One of the reasons why you might feel this way is because your parents have always forced you to believe you’re “luckier” than other kids.

And now, as an adult, you attribute everything you’ve ever achieved to luck.

If you can relate, I’d like you to think about it this way:

Statistically, this is just incorrect.

I know what you’re thinking right now. Statistically? What do you mean? 

It’s impossible that 100% of the things you achieved are all products of luck.

“Ignoring the role of luck in success rewards privilege, but ascribing luck in error holds individuals back,” Odessa S. Hamilton MSc, MBPsS, FRSPH, explains in her article Lucky or Able?: How We View the Success of Others in Psychology Today.

What I’m trying to say is, if you really are a fraud, your luck would have run out long, long ago. You wouldn’t have achieved all of the things you have now. 

While it’s true that some of our success can be attributed to luck, not all of it can be. Believing so is just so untrue, and it can hold you back.

I mean, unless you’re a nepotism baby, it’s not just dumb luck. You probably didn’t have the privilege of having successful parents just to get to where you are now.

5) You don’t know how to accept compliments

As a Leo, this is something I personally can’t relate to.

Kidding! Of course, I’m a lot more confident now, but that took so much work.

In the past, I never found it easy to accept compliments. Every time someone would compliment me, I feel like twisting and turning inside. 

All I can do is utter an awkward, “thank you.” Sometimes, I wouldn’t even be able to thank them. 

And then I’d beat myself up over and over for not expressing gratitude for the compliment, telling myself I’m ungrateful.

It’s an exhausting mental process to be stuck in.

In this 2016 study by Kille et. al., it was explained that “[people with low self-esteem] fail to internalize their partners‘ compliments because compliments conflict with their self-theory of low personal worth.”

If you’re scratching your head right now, I can relate. Research articles are so hard to read. 

Like, what does this mean? Speak English! 

Fortunately, I can explain this for you.

Simply put, compliments do not match your self-image. 

If you think you’re not good enough, being told that you are just doesn’t make sense. So your brain short-circuits trying to make the connection.

So when someone actually validates you, you don’t know how to react to it. It’s a foreign concept to you, even when, ironically, you constantly seek it.

How did I overcome this inability to accept compliments?

Surprisingly for me, it’s not just being a Leo. It’s being surrounded by people who constantly show me I’m more than enough.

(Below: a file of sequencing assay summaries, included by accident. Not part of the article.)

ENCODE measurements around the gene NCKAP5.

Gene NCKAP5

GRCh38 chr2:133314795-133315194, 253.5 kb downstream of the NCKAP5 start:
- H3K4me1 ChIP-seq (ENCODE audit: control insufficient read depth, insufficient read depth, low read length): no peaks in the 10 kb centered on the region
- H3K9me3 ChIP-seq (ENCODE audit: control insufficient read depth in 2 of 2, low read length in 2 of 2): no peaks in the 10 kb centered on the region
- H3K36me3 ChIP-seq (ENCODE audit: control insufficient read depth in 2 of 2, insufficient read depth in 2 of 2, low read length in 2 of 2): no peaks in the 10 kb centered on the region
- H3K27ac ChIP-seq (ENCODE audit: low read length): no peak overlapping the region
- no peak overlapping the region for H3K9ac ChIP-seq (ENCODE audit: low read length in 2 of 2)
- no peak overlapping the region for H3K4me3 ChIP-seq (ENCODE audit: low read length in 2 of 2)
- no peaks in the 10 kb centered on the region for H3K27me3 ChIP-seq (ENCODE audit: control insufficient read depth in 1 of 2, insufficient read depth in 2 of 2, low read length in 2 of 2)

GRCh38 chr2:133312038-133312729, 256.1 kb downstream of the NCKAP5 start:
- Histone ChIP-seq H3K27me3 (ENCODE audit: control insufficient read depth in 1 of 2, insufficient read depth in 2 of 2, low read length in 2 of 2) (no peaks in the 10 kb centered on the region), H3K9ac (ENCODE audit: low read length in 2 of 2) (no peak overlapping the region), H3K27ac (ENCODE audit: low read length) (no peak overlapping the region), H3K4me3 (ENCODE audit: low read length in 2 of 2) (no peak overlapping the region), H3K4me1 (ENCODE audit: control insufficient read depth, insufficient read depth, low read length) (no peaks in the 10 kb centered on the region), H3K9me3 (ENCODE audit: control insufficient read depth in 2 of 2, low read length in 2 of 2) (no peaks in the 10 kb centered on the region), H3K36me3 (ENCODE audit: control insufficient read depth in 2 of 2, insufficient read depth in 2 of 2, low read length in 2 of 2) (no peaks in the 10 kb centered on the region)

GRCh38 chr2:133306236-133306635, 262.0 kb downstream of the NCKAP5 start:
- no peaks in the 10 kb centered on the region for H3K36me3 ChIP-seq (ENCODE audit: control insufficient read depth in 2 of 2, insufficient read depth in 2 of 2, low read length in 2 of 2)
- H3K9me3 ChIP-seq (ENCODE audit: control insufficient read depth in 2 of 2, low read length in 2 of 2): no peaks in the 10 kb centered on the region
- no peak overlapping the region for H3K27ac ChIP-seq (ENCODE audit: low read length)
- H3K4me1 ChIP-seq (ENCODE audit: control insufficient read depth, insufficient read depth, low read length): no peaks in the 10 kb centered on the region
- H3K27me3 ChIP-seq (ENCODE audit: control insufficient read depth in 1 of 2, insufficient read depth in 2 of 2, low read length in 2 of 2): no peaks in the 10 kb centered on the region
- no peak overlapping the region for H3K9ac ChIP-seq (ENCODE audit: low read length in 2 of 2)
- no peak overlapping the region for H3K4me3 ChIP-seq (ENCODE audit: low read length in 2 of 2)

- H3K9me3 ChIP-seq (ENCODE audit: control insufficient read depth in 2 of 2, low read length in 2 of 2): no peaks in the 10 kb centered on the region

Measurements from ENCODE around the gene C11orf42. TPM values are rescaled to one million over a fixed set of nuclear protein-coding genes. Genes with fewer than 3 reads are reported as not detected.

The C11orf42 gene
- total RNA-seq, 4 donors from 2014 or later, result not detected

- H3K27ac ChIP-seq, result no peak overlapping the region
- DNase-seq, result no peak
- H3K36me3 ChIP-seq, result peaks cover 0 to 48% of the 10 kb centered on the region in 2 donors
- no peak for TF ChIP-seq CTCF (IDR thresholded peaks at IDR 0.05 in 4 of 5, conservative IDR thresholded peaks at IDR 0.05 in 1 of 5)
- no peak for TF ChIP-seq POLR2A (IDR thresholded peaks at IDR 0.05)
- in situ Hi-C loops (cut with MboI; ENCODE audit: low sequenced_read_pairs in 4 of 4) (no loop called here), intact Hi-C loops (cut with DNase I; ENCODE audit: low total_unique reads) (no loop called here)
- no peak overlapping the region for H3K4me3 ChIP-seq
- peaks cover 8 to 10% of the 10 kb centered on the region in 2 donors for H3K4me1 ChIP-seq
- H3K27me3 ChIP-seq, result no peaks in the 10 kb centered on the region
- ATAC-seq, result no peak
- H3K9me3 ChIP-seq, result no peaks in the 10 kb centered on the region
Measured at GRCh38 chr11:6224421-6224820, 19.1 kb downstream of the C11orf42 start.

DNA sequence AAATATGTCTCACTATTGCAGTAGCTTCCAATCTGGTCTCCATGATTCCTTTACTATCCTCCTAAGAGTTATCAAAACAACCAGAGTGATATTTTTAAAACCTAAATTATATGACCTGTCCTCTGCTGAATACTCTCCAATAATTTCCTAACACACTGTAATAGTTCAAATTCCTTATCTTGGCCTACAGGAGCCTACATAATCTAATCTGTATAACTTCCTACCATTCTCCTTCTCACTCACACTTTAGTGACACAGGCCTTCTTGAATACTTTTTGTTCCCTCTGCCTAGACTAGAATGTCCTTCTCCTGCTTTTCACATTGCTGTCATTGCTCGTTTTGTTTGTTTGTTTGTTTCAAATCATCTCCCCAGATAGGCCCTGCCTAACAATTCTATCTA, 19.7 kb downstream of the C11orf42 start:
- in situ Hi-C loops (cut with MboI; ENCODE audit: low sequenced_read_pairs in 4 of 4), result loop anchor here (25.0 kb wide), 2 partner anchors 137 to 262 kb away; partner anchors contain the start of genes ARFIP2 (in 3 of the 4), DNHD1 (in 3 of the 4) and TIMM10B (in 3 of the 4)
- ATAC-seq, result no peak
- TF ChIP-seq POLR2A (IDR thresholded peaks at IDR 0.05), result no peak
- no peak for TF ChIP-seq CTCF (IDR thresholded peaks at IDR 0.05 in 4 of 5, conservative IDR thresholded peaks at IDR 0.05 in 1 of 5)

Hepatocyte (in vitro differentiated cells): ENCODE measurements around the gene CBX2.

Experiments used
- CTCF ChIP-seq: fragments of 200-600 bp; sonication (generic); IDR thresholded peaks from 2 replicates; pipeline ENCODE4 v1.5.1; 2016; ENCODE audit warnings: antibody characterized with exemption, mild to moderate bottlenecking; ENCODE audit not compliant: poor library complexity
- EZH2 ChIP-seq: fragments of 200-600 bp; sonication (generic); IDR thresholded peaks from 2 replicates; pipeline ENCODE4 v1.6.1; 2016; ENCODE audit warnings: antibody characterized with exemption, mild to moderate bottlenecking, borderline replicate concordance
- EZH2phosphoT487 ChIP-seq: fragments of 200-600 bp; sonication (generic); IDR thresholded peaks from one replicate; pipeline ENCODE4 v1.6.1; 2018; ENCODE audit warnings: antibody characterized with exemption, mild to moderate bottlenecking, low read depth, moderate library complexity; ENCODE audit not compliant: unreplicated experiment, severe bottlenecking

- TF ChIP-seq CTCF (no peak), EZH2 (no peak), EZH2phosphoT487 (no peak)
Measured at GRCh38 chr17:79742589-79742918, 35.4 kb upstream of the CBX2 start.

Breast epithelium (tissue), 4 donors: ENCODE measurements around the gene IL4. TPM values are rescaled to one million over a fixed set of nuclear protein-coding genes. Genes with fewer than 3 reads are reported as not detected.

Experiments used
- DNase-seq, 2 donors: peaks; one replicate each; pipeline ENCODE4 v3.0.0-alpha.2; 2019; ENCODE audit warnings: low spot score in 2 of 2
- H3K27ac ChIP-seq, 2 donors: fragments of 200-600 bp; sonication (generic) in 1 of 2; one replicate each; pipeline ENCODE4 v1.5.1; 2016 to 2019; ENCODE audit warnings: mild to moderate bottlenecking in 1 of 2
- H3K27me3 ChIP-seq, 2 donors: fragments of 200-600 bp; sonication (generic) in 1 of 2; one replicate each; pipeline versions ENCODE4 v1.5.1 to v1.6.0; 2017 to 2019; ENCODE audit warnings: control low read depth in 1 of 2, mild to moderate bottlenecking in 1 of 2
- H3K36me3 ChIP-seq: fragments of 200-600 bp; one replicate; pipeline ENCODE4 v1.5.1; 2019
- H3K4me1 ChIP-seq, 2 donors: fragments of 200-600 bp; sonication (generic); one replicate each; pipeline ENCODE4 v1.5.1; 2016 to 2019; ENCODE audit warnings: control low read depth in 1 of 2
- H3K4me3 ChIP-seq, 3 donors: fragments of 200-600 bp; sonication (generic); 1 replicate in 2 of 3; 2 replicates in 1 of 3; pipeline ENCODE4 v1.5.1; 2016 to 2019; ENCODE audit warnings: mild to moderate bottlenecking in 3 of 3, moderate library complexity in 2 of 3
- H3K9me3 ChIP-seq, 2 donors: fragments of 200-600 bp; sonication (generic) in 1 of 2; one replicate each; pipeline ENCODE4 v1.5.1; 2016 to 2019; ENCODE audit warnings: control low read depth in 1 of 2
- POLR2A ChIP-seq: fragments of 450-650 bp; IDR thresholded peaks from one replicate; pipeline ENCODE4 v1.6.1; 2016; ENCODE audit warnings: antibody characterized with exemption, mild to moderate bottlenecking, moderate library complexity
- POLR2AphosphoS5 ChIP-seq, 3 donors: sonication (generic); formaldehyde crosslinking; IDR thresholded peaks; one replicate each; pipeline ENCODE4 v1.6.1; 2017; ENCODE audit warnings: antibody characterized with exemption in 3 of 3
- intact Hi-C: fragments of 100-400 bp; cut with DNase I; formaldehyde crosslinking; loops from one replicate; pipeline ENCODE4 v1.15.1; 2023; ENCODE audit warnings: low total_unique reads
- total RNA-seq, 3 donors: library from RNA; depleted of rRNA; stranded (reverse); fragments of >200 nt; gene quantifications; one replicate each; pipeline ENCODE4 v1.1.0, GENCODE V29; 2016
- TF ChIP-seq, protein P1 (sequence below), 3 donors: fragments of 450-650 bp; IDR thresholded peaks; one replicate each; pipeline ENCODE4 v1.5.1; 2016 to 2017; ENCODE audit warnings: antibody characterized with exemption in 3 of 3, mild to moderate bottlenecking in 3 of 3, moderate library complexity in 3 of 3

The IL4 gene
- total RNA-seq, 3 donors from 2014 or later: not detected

When I found a community of people where even the smallest acts are validated and appreciated, I found it easier to appreciate myself, too. 

It was uncomfortable at first, but then, I got used to it. I was able to accept compliments with grace, and is even able to return it!

I know it’s hard not being able to get the validation you needed as a child. But trust me, when you find the right crowd, it becomes so much easier.

6) You’re afraid of being “found out”

As a kid with strict parents, I hid about 80% of my identity growing up. That’s why I found it so funny when my parents would tell me they know me better than anyone else.

This means I was constantly afraid of being found out. Even now, as an adult, I sometimes find it embarrassing showing my family how I genuinely feel.

What do I mean being “found out”?

It means you’re always hiding how you feel because showing feelings inevitably results in punishment. 

If you cry about something, you’re told there’s nothing to cry about. That you should be stronger.

If you express hurt, you’re told you’re being weak.

Because of this, you end up hiding how you truly feel because that’s the only way to appear “strong.”

But you didn’t need to be “strong” as a kid. You were robbed of the privilege to simply be a kid and to feel your feelings normally, and no child deserves that.

Final thoughts

As we close, I’d like to leave you with this affirmation:

You are very much deserving of love and kindness, so don’t deprive yourself of it. 

Even when it’s hard, I know one day, you’ll be able to love yourself the way you needed to be loved as a child.

I mean, if you’re trying to love yourself now—without external validation—the fact that you’re trying already means you love yourself enough to try. 

Joyce Ann Isidro

Joyce is a writer who believes in the power of storytelling and changing lives by writing stories about love, relationships, and spirituality. A bookworm and art enthusiast, she considers herself a creative-at-heart who likes to satisfy her childish wonder through new hobbies and experiences.